October 15, 2020
WORD AROUND TOWN: CITIZENSHIP: A PRACTICE OF SOCIETY
Citizenship: A Practice of Society, observes an exhibition survey of politically engaged art made since 2016. The exhibition has captivated visitors and generated important dialogue all across Denver. Check out below some of the press clips honoring this timely exhibition.
- Hypebeast: MCA Denver Looks at the Trump Years Through Artists’ Eyes by Clara Malley "Over 30 artists explore the new resonances of citizenship and creative practice in the wake of a tumultuous four years in American politics for MCA Denver’s latest exhibition, Citizenship: A Practice of Society. The works, created between 2016 and present day, span discipline, generations and geography — from the on-going opioid crisis to the 2014 shooting of Michael Brown in Ferguson, Missouri."
- Westword: MCA Denver's Citizenship: A Practice of Society Encourages Public Activism by Susan Froyd "Political art isn’t new, but MCA Denver assistant curator Zoe Larkins has seen an uptick in overtly topical work during the four years that Donald Trump has been president. As propulsive issues like climate change and social justice have turned desperate and political actions have stirred the public, artists have followed suit."
- 5280 Politically Engaged Art Takes Over MCA Denver in “Citizenship: A Practice of Society” by Crystal Medrano “Artists demonstrate how being a citizen is like an artistic practice. It’s looking at systems and values that have given rise to the issues and using civic imagination to problem solve and create the world that we want to live in,” says Larkins."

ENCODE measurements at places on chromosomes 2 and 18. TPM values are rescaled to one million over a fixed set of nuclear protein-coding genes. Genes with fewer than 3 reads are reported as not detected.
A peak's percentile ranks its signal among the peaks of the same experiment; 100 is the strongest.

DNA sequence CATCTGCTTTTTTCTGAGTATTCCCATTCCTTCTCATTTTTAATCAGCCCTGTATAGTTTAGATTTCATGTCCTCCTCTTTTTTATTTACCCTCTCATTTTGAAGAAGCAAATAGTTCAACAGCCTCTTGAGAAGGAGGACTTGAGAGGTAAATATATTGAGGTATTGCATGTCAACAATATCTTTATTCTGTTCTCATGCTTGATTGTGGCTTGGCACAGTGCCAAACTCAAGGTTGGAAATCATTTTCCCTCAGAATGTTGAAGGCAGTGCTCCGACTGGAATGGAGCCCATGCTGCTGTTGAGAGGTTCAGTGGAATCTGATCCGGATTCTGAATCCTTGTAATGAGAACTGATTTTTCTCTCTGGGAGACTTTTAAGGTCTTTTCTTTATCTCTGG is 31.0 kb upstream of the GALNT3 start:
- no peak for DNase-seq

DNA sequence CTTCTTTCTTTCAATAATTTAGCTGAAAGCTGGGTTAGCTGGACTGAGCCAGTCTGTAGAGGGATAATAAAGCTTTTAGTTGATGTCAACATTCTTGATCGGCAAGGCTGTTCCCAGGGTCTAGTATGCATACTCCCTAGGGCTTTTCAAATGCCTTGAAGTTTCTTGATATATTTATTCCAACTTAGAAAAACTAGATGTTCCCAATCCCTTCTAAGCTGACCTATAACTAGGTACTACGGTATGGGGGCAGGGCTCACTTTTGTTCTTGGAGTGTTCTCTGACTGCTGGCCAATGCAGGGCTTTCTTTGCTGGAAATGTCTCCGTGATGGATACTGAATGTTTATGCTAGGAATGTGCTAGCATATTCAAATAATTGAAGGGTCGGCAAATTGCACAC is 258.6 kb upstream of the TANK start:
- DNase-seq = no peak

- The Art Newspaper Denver exhibition considers the art of the Trump years by Gabriella Angeleti "The exhibition features work produced between 2016 and 2020 by more than 30 artists, including Dread Scott, Trevor Paglen and Titus Kaphar, that examine xenophobia, systemic racism, citizenship and other issues that have come to a head under the Trump administration. “The idea for the exhibition percolated over a couple years, as I noticed how much politically oriented artwork was being made, shown, purchased and talked about, as well as how politically active artists seemed to be outside of the studio,” Larkins says. The pieces, however, “don’t aestheticise political ideals or causes, nor are they quintessentially activist”, she adds."